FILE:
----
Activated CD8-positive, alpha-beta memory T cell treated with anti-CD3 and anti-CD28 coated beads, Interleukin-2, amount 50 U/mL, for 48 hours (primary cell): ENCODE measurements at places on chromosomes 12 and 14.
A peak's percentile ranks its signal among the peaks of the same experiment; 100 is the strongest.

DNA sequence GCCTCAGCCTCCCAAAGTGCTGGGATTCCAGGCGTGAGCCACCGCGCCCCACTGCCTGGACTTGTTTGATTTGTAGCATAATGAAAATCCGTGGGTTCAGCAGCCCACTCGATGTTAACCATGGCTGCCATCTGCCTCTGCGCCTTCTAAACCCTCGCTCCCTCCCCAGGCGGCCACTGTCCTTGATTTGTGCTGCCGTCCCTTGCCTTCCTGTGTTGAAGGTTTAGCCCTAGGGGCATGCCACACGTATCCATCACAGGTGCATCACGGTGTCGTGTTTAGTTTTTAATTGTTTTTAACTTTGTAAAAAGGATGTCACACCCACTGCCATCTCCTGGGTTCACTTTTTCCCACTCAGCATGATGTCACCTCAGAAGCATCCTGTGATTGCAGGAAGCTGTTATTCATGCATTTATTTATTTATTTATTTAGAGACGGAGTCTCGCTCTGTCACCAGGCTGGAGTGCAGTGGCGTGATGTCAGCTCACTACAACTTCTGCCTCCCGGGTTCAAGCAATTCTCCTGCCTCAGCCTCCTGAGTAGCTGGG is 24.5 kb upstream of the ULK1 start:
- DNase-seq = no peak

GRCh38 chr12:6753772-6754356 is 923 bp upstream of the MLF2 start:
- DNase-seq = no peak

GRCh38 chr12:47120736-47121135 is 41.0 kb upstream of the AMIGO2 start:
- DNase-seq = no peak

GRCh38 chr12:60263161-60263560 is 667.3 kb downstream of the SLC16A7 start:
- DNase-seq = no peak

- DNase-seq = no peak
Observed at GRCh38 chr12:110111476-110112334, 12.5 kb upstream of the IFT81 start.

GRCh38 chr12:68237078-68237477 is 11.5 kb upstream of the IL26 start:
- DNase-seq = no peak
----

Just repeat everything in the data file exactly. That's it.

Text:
Activated CD8-positive, alpha-beta memory T cell treated with anti-CD3 and anti-CD28 coated beads, Interleukin-2, amount 50 U/mL, for 48 hours (primary cell): ENCODE measurements at places on chromosomes 12 and 14.
A peak's percentile ranks its signal among the peaks of the same experiment; 100 is the strongest.

DNA sequence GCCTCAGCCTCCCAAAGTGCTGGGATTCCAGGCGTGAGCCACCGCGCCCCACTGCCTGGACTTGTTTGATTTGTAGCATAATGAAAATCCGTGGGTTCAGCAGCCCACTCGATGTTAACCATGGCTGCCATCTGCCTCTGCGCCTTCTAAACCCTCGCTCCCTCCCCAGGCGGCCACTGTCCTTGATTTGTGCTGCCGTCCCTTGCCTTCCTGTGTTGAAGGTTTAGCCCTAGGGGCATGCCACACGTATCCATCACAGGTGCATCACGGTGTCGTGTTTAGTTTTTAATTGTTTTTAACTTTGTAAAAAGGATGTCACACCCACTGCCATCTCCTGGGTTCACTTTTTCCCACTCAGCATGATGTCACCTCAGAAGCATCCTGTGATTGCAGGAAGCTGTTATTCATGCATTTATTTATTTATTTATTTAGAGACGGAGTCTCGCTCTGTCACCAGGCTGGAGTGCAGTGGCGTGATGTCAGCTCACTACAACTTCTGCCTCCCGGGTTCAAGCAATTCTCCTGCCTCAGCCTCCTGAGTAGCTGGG is 24.5 kb upstream of the ULK1 start:
- DNase-seq = no peak

GRCh38 chr12:6753772-6754356 is 923 bp upstream of the MLF2 start:
- DNase-seq = no peak

GRCh38 chr12:47120736-47121135 is 41.0 kb upstream of the AMIGO2 start:
- DNase-seq = no peak

GRCh38 chr12:60263161-60263560 is 667.3 kb downstream of the SLC16A7 start:
- DNase-seq = no peak

- DNase-seq = no peak
Observed at GRCh38 chr12:110111476-110112334, 12.5 kb upstream of the IFT81 start.

GRCh38 chr12:68237078-68237477 is 11.5 kb upstream of the IL26 start:
- DNase-seq = no peak